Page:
The report highlights a surge in malicious activities by Malware-as-a-service (MaaS) operators Sordeal – particularly with their new malware ‘Nova’ – since at least September 2023. It employs extensive system information-gathering, registry modifications, and uses techniques to disable kernel-level logs for stealth. The malware focuses on persistence, credential harvesting from browsers and applications, and recently exhibits alarming capabilities like Discord injection and targeting crypto wallets. Free key giveaways to access Nova’s full version contribute to its potential widespread use among black hats.
With the stealer logs industry becoming more lucrative amongst threat actors, more and more malware developers have started developing sophisticated information stealers. Most information stealers are distributed using social engineering, phishing, and malvertising campaigns to collect sensitive information from a large number of targets. This information is sorted based on multiple criteria such as with/without cookies, geography, corporate/non corporate, and further sold as stealer logs either on private clouds or on popular sites on the Russian Market.
Earlier this year, researchers discovered that the main.py file in the Sordeal repository (which has since been deleted) injected malicious Node.js code into the Discord %APPDATA%/Discord/app-(versions)/modules/discord_desktop_core/index.js module. The index[.]js file was responsible for stealing the Discord session token and collecting information about the victim. The catch here is – the attacker received this information, but a copy was also sent to hxxps[:]//panel[.]sordeal[.]com[:]3000/ using a POST method. After this was uncovered, the repository was deleted.
In early November 2023, Sordeal posted a message on their Telegram channel announcing the launch of Malicord, a free version of their infostealer. Interestingly, they were asking for stars on the repository in exchange for free trials. 2 weeks later, the repository was deleted too, indicating that it might have been dual hooked to collect a copy of stealer logs. In this report, we will discuss the behavior of their full version infostealer known as Nova.
1. Sordeal has been active since early 2023, but we have observed heightened activities since September.
2. Free key giveaways to full version of Nova are attracting a lot of black hats.
3. Developers specialize in incorporating anti-forensic and defense evasion techniques in their malware.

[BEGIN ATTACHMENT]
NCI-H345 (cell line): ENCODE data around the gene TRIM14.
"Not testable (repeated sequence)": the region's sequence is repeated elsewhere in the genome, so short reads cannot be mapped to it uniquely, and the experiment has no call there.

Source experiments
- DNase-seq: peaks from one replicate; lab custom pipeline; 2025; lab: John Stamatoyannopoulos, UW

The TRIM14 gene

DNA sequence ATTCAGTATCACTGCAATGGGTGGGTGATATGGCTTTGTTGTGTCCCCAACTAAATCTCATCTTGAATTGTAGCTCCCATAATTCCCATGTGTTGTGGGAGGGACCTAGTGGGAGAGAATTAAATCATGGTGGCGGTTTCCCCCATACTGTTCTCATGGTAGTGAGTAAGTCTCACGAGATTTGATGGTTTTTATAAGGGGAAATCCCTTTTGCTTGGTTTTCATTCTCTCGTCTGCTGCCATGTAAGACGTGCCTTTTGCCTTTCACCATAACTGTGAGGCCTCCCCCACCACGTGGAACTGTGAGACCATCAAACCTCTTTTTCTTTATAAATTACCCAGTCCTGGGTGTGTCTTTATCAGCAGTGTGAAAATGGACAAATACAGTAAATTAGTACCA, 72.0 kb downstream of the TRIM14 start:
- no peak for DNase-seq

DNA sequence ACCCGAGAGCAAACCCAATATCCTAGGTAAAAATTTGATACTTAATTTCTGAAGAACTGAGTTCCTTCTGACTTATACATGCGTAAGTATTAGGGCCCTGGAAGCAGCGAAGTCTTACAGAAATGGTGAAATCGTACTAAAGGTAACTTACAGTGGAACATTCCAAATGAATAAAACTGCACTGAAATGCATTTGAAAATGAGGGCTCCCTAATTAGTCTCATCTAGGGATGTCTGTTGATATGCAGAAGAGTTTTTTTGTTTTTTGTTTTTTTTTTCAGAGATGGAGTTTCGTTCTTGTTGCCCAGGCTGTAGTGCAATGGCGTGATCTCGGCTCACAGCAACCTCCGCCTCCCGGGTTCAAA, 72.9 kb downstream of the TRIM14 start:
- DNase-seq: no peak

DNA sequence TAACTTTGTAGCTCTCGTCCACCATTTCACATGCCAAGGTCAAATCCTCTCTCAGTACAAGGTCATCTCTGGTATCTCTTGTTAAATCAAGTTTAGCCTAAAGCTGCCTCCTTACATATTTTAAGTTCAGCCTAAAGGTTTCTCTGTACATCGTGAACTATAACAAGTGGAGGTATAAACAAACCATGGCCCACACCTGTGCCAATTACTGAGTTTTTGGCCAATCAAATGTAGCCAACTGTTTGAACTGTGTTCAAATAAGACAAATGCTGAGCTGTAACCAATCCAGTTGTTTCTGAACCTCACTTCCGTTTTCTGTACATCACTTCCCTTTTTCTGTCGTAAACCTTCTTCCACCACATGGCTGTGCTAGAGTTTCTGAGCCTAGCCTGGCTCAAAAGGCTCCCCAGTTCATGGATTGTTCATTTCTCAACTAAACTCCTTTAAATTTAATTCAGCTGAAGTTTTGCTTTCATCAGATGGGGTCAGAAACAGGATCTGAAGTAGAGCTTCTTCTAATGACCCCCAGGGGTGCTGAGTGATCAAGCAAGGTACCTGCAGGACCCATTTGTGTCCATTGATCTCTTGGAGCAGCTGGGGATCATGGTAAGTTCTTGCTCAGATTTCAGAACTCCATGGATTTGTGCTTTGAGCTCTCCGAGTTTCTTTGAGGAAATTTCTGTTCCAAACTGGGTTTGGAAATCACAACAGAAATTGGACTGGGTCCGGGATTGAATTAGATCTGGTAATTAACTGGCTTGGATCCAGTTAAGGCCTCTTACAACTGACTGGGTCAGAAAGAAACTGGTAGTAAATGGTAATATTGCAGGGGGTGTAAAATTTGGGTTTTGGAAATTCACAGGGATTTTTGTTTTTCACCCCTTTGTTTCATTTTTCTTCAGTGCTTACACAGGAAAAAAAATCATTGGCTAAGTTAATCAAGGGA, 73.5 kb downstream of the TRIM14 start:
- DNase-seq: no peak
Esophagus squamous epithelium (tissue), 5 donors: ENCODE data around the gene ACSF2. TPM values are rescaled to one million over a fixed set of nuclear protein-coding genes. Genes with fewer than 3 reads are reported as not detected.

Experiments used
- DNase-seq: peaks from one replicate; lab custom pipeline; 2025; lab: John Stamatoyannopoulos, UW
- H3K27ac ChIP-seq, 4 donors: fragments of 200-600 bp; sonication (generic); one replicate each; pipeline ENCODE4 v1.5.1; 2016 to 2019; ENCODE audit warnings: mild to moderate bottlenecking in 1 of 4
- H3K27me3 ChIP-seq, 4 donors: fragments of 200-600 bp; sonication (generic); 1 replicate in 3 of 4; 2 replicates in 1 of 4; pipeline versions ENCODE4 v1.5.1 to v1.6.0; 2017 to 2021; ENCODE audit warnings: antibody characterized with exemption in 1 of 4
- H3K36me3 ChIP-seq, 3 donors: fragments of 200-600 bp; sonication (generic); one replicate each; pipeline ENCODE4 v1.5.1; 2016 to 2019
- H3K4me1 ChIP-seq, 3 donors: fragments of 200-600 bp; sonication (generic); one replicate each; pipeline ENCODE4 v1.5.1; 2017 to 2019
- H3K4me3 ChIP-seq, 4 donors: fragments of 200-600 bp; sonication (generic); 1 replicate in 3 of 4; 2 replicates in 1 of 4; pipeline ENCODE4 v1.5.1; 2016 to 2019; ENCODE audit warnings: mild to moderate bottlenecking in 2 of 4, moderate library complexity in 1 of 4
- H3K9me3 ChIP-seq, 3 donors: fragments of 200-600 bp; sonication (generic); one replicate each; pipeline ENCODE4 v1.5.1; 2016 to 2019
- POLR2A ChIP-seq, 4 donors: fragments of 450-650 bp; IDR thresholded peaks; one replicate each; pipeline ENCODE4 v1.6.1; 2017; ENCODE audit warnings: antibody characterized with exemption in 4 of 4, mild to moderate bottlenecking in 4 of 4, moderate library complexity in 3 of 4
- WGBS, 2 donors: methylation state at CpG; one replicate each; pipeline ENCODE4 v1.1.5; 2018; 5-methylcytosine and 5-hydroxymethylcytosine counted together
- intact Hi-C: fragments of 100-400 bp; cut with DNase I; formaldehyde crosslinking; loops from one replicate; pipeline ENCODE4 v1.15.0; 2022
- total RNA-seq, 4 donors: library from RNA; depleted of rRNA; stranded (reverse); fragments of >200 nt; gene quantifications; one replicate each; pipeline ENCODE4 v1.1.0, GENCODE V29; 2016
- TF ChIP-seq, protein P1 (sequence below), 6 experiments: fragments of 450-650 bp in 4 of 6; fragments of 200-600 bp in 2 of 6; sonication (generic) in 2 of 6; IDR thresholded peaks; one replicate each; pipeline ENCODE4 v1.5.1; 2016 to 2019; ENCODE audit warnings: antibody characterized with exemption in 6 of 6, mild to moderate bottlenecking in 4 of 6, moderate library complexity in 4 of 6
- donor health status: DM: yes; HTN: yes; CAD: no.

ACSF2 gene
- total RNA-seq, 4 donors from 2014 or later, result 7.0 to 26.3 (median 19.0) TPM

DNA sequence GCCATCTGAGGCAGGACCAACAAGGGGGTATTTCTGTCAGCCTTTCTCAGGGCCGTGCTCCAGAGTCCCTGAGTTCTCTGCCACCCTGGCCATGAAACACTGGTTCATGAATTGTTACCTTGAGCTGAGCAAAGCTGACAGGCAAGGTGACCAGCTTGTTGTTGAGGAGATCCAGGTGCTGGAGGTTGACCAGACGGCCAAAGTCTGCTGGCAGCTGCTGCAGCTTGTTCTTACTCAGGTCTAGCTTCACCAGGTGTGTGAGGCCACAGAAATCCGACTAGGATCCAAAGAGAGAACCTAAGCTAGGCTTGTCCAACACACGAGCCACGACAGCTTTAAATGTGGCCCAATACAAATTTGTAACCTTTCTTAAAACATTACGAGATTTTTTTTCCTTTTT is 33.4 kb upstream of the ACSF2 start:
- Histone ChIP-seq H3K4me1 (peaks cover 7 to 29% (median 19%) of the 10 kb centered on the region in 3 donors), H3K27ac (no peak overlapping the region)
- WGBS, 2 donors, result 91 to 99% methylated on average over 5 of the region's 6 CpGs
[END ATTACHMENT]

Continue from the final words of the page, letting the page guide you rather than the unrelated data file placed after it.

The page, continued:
5. The malware relies on the use of AutoIT to call windows APIs, something that is common with numerous other malwares seen of late.
6. The malware interestingly targets ICQ, which is a messenger commonly used in Russian-speaking countries.
The sample is packed with an NSIS (Nullsoft Scriptable Install System) based crypter. Once executed, the sample drops app-64.7z in the temp directory, unzips the archive and further executes the file inside the archive named win32snapshot.exe. This file further downloads AutoIT, Microsoft Visual C++ Redistributable and Java.
While Microsoft Visual C++ Redistributable and Java are for code dependencies, let’s talk about AutoIT: this language has been developed to automate actions in a Windows based environment, and means that a user can select Windows, move the mouse, click on buttons etc., however, AutoIt can also work at a lower level, and use any Windows API via the DllCall() function. This makes it a lucrative option for threat actors.
The malware tries to load missing DLLs and creates processes in suspended mode for code injection.
The malware uses utilities like wmic to gather various system information, including logical disk size, total physical memory, CPU information, UUID etc.
The malware checks the online IP address of the machine, indicating an attempt to fingerprint victims.
The registry contains crucial information about the system, including configuration settings. The malware may be looking for specific values to adapt its behavior based on the system it infects.
The malware uses cmd.exe and powershell to interact with the registry extensively. It queries and modifies registry keys related to the system for persistence and configuration.
Notable Registry Modifications:
This key is within the “ROOT\Certificates” branch of the Windows Registry. The name of the added value is “Blob,” suggesting that binary data or a binary blob (a collection of binary data) is being stored in this registry entry.
This indicates the installation of a root certificate by the malware, which would allow an attacker to masquerade malicious files as valid signed components from any entity (for example, Microsoft). It could also allow an attacker to decrypt SSL traffic.
Amongst many other registry changes, win32snapshot[.]exe (md5: 13639e7f3707d05d90798d21d404eccc), sets the “Circular Kernel Context Logger” registry key value to “0”.
As a result, events related to kernel-mode operations, system calls, and other low-level activities will no longer be recorded. It is important to highlight that security software often relies on kernel-level logging to detect and respond to abnormal or malicious activities, and disabling the Circular Kernel Context Logger reduces the visibility into these activities.
The malware drops Update[.]exe (renamed version of win32snapshot[.]exe) into the startup folder, indicating an attempt to achieve persistence.
When the previous technique is combined with the malware’s ability to place itself in the startup directory, it enables the malware to maintain persistence on the infected system without leaving a trace in the kernel-level logs.
The malware uses this open-source utility to capture the screenshot of the target machine.